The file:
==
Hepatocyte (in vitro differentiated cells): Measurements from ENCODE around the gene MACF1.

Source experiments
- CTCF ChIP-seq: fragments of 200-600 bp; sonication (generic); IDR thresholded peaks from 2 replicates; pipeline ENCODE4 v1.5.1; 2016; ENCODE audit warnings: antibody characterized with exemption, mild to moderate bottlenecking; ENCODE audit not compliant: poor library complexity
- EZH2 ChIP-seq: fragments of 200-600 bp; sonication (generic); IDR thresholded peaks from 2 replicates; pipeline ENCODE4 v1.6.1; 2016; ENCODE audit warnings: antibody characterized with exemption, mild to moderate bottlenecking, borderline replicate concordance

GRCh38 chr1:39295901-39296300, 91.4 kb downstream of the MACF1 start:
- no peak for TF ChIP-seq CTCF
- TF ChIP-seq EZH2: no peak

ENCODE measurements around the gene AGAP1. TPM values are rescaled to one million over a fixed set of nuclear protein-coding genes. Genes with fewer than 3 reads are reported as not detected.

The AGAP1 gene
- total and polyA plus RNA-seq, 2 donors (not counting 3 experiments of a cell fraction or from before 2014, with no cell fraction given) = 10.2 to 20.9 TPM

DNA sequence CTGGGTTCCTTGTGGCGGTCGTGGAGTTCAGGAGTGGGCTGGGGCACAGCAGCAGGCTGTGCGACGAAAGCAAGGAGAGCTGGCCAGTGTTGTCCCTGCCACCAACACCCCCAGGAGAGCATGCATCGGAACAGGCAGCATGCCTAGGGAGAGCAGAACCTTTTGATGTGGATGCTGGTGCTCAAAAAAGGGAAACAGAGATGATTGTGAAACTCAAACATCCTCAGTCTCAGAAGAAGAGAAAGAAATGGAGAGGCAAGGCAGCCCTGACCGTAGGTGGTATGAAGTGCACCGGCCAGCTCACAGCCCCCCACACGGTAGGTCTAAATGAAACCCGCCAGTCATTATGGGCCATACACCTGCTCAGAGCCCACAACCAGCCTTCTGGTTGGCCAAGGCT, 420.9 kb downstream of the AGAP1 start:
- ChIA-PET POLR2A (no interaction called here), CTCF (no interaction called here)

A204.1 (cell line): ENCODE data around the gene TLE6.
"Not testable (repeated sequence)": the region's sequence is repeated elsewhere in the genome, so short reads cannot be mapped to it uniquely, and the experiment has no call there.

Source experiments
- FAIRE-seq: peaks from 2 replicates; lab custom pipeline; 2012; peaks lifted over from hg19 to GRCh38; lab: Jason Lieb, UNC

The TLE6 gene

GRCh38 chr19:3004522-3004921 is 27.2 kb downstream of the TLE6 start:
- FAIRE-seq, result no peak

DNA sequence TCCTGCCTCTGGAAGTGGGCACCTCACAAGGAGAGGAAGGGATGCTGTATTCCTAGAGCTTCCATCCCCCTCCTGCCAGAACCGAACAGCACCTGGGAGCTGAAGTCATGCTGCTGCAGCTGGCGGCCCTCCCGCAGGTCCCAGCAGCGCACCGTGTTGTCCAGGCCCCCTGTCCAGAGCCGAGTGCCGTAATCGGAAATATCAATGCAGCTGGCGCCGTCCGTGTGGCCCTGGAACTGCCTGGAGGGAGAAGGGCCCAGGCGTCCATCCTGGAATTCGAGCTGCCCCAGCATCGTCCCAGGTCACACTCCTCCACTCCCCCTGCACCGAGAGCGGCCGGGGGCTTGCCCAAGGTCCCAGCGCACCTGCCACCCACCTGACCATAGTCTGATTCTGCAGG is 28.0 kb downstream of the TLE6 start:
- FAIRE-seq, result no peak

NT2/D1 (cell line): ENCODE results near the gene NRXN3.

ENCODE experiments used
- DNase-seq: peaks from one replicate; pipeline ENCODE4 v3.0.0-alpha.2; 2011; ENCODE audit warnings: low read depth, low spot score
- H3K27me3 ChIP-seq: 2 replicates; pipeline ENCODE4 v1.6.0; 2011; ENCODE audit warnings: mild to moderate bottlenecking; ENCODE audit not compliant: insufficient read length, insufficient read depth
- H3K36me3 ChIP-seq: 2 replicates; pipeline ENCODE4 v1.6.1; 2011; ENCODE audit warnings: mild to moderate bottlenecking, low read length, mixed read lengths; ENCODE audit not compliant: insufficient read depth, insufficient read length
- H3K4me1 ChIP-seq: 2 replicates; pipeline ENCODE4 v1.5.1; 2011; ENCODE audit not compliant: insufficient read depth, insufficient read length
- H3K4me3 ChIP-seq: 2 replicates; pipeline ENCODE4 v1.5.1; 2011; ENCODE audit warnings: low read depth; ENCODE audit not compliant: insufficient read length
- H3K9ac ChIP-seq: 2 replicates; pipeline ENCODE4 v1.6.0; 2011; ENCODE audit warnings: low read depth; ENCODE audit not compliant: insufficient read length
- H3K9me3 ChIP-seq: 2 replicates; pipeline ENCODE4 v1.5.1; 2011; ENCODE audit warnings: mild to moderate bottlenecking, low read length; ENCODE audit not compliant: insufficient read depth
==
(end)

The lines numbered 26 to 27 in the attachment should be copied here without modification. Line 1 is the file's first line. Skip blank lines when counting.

- H3K36me3 ChIP-seq: 2 replicates; pipeline ENCODE4 v1.6.1; 2011; ENCODE audit warnings: mild to moderate bottlenecking, low read length, mixed read lengths; ENCODE audit not compliant: insufficient read depth, insufficient read length
- H3K4me1 ChIP-seq: 2 replicates; pipeline ENCODE4 v1.5.1; 2011; ENCODE audit not compliant: insufficient read depth, insufficient read length